AND I STITCHED. I’m making a mobile. I mean I have the makings of a mobile in my head. Not because I am infant crazy but because I’ve always obsessed over them as sculptural pieces.

I’m listening to a lot of debates, conferences and discussions amongst literary types. Really in an effort to teach myself how to speak again. I enjoy hearing writers speak, because they put so much of themselves into structuring the delivery of a single sentence. I imagine it’s a kind of compulsion – there was a moment in which a lady discussed it in this video that I’m currently listening to as I author this post, that she witnessed Professor Germaine Greer’s dedication to conveying messages in beautifully written sentences for her books.

Professor Germaine Greer meets the Archivists
uploaded by @The University of Melbourne

I’m moved by Mr Lachlan Glanville’s speech, I’ve only just begin to watch it but as I’ve written many times, a sentence or a ‘mere’ few words can really trigger a very comprehensive thought journey of sorts and in this he discusses that a redefinition of rape is necessary in society. And it is true: I believe that administering any kind of penetration that has not been expressly consented to is for all intents and purposes, rape. For example – an injection that has not been consented to, is rape.

Here is something worth noting to myself: I enjoy paragraphs in which the use of tense – that is past/present/future interchanges and carries no consistency – I can’t cope with it in a sentence yet but in a paragraph, it is interesting. Perhaps that is my inner science fiction buff being seduced by the idea of a narrator, for example, playing with the concept of time travel as they write. It is grammatical incorrectness but don’t you think that there has to be some kind of artistic evolution in literacy?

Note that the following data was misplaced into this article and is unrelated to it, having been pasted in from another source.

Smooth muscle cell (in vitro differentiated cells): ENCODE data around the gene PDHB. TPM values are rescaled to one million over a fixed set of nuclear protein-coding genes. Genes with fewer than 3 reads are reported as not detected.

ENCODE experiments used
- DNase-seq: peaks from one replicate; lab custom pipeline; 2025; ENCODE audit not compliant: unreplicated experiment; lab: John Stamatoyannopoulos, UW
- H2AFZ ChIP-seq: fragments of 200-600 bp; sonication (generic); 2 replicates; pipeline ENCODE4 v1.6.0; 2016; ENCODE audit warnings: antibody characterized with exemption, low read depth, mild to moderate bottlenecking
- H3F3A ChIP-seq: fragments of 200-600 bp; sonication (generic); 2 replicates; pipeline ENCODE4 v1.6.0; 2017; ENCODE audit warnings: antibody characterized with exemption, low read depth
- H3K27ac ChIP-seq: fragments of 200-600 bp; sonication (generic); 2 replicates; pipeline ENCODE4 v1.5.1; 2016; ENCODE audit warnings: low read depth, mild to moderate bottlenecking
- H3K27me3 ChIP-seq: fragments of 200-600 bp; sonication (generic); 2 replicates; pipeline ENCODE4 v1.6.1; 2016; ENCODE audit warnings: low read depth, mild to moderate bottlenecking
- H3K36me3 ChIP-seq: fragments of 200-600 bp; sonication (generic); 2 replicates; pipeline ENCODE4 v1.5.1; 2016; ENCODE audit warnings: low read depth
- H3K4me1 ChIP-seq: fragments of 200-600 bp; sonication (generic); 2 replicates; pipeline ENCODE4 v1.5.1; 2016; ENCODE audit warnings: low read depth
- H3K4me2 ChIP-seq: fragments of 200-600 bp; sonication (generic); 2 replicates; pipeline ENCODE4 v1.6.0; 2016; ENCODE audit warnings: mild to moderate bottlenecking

The question is rhetorical, you give a reader too much significance by encouraging them to think that their opinion can validate or otherwise discredit yours. But I love a good conversation, I find those are lacking in my home.



I left a comment that I think is an important read – in response to a very important debate that you shan’t find boring!

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And I learned two new words:

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The image above, was a photograph taken in the 1970s of Professor 
Germaine Greer.

The image beneath is a self portrait I took in Farnham, around
about the time that I went to a speech of hers at a venue called
the Maltings. 

I had never seen the photograph of her before, but I enjoy the
similarity somewhat. I found the image while listening to a >> debate
she took part in speaking for the motion of Women's liberation << 
at >>Cambridge University<< uploaded by @VagabondWays

I took these stills from the Cambridge site today... [18|JAN|2019]

screen shot 2019-01-18 at 04.12.21
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giving me life

dangerous ideasĀ 

In the future, Google Maps will be a virtual reality experience allowing us to explore every crevice of the world. ‘Psychic’ kids will take you to the locations of every imprisoned and sexually enslaved person. When the truth comes out of the male sexuality, there will necessarily be a world where secrets no longer exist. There will be no judgements because there will be no stigma attached to anything that is both informed and properly consented to. There will be less abuse.